Research ArticleCancer

Neoantigen responses, immune correlates, and favorable outcomes after ipilimumab treatment of patients with prostate cancer

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Science Translational Medicine  01 Apr 2020:
Vol. 12, Issue 537, eaaz3577
DOI: 10.1126/scitranslmed.aaz3577

New ideas about neoantigens

Tumors with a low mutational burden are thought to have fewer neoantigens available for T cells to respond to and thus are not necessarily considered for checkpoint blockade therapy. Subudhi et al. treated patients with metastatic castration-resistant prostate cancer, which has a relatively low mutation burden, with ipilimumab. Patients who responded to the treatment had a T cell response signature and detectable neoantigen immunity. These results indicate that checkpoint blockade therapy with ipilimumab can instigate T cell responses to tumor neoantigens despite the tumor mutational burden status.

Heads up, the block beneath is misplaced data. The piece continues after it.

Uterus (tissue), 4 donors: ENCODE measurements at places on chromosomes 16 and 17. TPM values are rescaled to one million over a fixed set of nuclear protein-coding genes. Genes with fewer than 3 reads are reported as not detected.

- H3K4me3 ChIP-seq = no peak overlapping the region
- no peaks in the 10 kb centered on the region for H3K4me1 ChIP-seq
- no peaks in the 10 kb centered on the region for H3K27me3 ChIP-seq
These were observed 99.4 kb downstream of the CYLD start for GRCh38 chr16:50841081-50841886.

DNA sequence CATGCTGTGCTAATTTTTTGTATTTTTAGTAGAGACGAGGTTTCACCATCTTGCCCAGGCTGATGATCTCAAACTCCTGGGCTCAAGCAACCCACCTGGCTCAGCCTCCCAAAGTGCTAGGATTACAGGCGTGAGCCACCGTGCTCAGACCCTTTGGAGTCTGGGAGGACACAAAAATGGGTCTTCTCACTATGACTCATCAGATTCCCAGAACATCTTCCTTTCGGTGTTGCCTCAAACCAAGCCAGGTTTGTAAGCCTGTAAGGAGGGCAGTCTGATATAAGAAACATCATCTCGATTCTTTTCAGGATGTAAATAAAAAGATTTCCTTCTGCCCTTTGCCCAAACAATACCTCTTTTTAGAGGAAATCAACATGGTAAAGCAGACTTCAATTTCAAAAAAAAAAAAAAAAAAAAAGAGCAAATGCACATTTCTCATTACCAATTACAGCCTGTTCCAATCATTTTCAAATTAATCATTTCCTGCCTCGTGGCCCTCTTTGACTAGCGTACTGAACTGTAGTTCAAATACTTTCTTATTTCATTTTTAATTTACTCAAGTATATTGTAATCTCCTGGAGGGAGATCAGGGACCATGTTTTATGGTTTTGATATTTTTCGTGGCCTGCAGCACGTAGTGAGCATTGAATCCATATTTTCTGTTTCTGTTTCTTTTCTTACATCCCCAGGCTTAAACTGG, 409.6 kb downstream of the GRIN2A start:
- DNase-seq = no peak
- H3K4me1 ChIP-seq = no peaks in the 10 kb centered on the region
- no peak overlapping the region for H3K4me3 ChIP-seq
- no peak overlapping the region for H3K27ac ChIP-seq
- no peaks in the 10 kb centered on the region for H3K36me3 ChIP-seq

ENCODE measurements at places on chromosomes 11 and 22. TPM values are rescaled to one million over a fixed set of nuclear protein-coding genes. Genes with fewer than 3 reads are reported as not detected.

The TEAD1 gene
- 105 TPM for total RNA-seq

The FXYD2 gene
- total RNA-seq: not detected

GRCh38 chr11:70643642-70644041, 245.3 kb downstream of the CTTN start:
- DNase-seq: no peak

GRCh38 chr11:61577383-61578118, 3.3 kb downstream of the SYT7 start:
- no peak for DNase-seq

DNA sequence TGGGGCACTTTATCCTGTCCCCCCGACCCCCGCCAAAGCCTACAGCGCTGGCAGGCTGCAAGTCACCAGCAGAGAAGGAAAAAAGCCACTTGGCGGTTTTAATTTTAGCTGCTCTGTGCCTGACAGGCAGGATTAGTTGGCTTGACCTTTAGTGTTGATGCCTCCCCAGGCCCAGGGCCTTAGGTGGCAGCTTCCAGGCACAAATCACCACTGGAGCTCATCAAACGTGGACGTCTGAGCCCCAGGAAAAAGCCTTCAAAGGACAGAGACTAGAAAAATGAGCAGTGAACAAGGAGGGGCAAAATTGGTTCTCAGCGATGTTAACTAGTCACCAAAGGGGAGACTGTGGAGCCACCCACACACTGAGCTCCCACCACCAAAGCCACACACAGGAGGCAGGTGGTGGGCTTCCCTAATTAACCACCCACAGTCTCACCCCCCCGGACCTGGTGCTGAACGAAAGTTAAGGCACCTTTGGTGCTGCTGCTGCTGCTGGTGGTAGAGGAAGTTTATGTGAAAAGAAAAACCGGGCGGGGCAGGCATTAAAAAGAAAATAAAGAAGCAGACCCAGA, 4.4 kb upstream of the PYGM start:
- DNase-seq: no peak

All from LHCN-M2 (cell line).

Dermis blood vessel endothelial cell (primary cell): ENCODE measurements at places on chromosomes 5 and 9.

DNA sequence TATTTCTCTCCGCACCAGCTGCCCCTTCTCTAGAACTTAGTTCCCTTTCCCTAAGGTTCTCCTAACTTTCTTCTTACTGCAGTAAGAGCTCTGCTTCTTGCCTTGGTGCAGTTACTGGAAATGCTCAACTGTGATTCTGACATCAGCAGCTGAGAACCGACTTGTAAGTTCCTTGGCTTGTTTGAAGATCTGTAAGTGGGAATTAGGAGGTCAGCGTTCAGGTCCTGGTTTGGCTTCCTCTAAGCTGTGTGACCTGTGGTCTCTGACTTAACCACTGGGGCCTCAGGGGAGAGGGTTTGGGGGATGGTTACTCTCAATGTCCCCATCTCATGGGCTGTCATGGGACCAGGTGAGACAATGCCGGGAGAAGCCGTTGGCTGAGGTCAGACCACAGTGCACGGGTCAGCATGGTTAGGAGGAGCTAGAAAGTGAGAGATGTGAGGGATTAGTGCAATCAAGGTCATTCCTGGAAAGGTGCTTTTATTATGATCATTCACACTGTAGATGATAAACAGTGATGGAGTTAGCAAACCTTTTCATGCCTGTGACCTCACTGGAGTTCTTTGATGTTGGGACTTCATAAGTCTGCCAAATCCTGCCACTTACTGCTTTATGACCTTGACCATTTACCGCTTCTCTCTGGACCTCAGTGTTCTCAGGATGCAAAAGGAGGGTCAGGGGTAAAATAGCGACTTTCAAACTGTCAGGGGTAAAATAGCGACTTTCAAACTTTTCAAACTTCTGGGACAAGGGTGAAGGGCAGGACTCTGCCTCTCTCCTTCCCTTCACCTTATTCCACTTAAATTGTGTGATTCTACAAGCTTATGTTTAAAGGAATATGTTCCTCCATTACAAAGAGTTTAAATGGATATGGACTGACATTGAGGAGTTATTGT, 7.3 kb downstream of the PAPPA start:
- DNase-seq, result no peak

Tumors with high mutational burden (TMB) tend to be responsive to immune checkpoint blockade (ICB) because there are neoantigens available for targeting by reinvigorated T cells, whereas those with low TMB demonstrate limited clinical responses. To determine whether antigen-specific T cell responses can be elicited after treatment with ICB in cancers that have a low TMB, we conducted a clinical trial with ipilimumab in 30 patients with metastatic castration-resistant prostate cancer. We identified two distinct cohorts by survival and progression times: “favorable” (n = 9) and “unfavorable” (n = 10). Patients in the favorable cohort had high intratumoral CD8 T cell density and IFN-γ response gene signature and/or antigen-specific T cell responses. Two patients with a relatively low TMB had T cell responses against unique neoantigens. Moreover, six of nine patients in the favorable group are still alive at the time of analysis, with survival ranging from 33 to 54 months after treatment. All 10 patients in the unfavorable cohort have succumbed to their disease and had survival ranging from 0.6 to 10.3 months. Collectively, our data indicate that immunological correlates associated with effector T cell responses are observed in patients with metastatic prostate cancer who benefit from ICB.

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